The power of Gelon, tyrant of Syracuse, was expanding rapidly in the first decades of the fifth century. When his ally Theron of Acragas captured Himera, the Carthaginian government, which controled the western part of Sicily, decided to intervene and restore Himera to its tyrant Terillus. The Carthaginian commander Hamilcar built up a large army and navy in the far west of Sicily and started to besiege Himera. Theron, however, held out, and in Syracuse, Gelon mobilized.
It seems that the Carthaginians expected reinforcements from their Greek allies from Selinus, and understood too late that the troops they had allowed to enter in their camp, were in fact their enemies. This is, at least, how Diodorus of Sicily tells the story in his World History (more). Herodotus of Halicarnassus tells the story too, but focuses on the fighting in the camp (more).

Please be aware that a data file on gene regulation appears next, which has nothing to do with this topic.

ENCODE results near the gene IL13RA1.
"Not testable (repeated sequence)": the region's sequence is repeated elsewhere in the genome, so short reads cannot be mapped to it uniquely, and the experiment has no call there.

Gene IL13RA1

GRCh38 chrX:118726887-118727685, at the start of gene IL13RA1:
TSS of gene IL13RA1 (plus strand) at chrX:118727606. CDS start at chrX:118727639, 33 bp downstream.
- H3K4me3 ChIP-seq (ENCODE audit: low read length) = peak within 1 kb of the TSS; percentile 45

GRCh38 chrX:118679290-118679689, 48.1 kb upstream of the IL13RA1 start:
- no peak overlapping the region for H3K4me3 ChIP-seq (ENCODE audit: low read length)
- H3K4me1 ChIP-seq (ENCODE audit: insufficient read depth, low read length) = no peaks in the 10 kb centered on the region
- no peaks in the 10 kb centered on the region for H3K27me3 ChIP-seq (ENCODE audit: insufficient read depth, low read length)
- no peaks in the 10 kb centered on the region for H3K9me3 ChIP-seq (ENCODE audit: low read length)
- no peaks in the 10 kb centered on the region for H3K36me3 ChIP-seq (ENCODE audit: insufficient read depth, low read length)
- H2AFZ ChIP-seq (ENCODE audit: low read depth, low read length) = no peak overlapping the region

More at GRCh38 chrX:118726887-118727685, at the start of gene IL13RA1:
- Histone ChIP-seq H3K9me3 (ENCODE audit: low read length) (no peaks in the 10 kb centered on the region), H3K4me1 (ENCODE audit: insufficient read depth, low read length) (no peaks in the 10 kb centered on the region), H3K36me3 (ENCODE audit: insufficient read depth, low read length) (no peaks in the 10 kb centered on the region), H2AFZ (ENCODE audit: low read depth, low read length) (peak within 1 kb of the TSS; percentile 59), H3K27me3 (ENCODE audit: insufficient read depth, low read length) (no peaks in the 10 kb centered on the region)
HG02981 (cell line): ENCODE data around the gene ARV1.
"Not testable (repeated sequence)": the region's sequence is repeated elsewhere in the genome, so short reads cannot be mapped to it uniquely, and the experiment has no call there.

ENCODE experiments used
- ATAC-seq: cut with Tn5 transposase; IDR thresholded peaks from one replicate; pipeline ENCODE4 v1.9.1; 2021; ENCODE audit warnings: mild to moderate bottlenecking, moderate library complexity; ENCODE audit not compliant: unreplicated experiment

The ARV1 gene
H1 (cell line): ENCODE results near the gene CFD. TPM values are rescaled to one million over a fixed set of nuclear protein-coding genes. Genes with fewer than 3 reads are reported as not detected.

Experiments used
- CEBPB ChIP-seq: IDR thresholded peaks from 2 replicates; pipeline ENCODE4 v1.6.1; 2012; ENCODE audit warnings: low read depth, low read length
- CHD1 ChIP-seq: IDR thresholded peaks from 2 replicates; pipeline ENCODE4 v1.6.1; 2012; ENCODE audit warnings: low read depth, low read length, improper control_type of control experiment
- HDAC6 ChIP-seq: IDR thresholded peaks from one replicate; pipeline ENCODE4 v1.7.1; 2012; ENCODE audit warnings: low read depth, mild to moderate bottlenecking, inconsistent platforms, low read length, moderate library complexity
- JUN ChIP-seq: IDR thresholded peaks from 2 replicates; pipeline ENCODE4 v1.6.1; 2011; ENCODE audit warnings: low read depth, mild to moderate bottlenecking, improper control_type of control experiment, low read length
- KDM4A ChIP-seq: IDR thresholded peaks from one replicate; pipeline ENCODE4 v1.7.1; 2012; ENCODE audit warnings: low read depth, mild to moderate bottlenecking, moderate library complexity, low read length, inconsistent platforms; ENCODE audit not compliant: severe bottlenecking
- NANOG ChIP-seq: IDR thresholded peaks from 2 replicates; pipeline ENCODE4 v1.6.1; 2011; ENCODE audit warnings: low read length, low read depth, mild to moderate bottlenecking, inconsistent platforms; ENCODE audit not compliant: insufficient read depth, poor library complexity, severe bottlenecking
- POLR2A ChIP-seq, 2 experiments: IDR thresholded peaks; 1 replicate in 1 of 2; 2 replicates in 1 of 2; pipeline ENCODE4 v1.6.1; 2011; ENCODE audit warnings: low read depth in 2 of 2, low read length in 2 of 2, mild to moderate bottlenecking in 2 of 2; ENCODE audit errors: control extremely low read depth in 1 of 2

After the victory, which meant the beginning of a Syracusan superiority on Sicily that was to last for some seven decades, the Greeks built a temple to commemorate the spectacular achievement. The foundations can still be seen on the spot, but the decoration is now in the Museo Archeologico Regionale "Antonio Salinas" in Palermo.
Other monuments erected to commemorate the Greek victory were the Temple of Athena in Syracuse, which is still in use as cathedral, the temple of Hera in Acragas, and at a temple in Selinus.
According to later legend, the victory at Himera, where the western Greeks had been liberated from the Carthaginian threat, took place on the very day of the Greek defeat at Thermopylae or Salamis.